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Holiday Leftovers

You remember how, when you are going away for the summer, and the last evening you open up the refrigerator and take out all the leftovers, bits of pate, a small square of corned beef, tomatoes that have seen better days and a single wedge of lemon meringue pie. So you have a clean-out-the-refrigerator dinner and anything left over, you throw away.

Well, in the last nearly three months, I have stored small leftovers, observations, ideas, pictures, hopes, speculations and jokes to tell you, I have a notebook full of these. They are not important nor illuminating nor even very instructive. But hating waste, I propose to write you a clean-out-the-notebook letter and what is left after I’ll throw away.


- John Steinbeck, Steinbeck in Vietnam: Dispatches from the War (p.108)


In trying to decide what to write about for a year-end blog post I kept finding I had too many ideas and stories that never made it onto this blog or newsletter this year. Then I came upon the above quote by John Steinbeck, written in 1967 to an American newspaper as part of his dispatches as an embedded journalist during the war in Vietnam.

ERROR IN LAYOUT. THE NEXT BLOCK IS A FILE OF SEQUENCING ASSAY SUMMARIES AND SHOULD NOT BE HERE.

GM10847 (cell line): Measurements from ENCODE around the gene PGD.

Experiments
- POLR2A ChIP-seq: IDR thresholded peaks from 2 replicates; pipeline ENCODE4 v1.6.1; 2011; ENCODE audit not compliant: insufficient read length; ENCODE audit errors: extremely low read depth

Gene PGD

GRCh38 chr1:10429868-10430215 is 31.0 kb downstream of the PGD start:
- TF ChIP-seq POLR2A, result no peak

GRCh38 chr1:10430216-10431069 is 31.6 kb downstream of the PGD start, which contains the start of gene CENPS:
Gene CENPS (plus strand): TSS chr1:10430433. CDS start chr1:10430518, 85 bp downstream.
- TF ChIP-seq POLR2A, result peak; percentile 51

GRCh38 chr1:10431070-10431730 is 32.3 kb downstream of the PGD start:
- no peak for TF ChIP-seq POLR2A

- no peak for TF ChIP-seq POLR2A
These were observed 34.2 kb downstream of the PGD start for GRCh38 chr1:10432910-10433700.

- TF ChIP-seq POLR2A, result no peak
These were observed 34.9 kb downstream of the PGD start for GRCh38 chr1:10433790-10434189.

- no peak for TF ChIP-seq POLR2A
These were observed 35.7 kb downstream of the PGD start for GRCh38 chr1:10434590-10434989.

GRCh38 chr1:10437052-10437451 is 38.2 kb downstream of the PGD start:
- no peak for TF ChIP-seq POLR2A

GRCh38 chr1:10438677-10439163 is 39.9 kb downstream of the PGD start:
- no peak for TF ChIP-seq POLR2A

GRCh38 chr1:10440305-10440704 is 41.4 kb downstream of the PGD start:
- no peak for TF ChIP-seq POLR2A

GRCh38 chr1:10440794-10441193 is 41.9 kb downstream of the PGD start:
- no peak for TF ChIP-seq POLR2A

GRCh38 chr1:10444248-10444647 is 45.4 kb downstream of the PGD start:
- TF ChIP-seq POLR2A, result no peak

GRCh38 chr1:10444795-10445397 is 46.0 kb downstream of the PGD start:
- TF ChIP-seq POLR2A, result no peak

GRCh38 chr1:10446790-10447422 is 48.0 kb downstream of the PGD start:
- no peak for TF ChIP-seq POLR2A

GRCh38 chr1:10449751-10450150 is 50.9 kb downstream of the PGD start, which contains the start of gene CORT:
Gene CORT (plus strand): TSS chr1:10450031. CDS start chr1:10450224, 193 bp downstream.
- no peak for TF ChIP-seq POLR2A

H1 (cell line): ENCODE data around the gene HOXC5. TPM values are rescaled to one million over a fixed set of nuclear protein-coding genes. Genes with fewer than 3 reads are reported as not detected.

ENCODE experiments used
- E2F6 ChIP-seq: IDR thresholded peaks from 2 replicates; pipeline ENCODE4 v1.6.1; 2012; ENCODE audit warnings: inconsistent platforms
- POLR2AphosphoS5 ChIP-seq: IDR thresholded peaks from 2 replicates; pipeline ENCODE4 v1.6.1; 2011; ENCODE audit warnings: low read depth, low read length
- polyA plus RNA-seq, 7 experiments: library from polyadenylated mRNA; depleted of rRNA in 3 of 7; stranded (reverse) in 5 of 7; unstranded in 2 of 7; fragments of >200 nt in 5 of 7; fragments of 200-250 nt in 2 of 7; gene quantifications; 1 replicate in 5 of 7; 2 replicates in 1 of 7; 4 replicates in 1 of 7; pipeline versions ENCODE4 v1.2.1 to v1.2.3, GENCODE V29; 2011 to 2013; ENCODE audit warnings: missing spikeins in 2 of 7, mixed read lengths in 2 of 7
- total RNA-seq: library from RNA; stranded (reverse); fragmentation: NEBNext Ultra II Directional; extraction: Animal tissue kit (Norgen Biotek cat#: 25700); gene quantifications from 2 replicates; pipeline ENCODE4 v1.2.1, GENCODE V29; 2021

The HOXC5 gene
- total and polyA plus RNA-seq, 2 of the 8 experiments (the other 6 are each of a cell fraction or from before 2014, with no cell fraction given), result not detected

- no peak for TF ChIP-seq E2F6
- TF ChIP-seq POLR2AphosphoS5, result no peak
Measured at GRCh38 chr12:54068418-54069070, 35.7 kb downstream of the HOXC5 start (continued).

Whether it’s preparing to leave for summer vacation, or the side benefit of large post-holiday feasts, leftovers can be delicious in their own right. I hope you will be amused by some of the leftover bits and squares and wedges I have to share with you about my reading and writing adventures in 2021.



A small square of corned beef

One of the joys of this past year was connecting with my weekly Transcendentalist reading group via zoom. We read and discussed some classics and also did some deep dives on Transcendentalist-adjacent writers of the mid-19th century, such as The Hermaphrodite by Julia Ward Howe.

(If you've heard Howe's name before it's because she wrote "Battle Hymn of the Republic" and the first Mother's Day anti-war proclamation. I wrote about Howe's feminism in my Woman Thinking book, but I did not know about "The Hermaphrodite" at that time!)


How wrote the novel manuscript in 1846-47, but it was never published in her lifetime. It has been edited and published now in this 2009 edition:

https://www.nebraskapress.unl.edu/nebraska-paperback/9780803218871/

It is the story of Laurence, an intersex person who is raised as a boy (because, given the choice, his parents realize he'll have an easier time as as boy), but who, as an adult, alternates between masculine & feminine gender identities and has emotional-erotic relationships with both men and women. Radical stuff for the 1840s (and beyond)!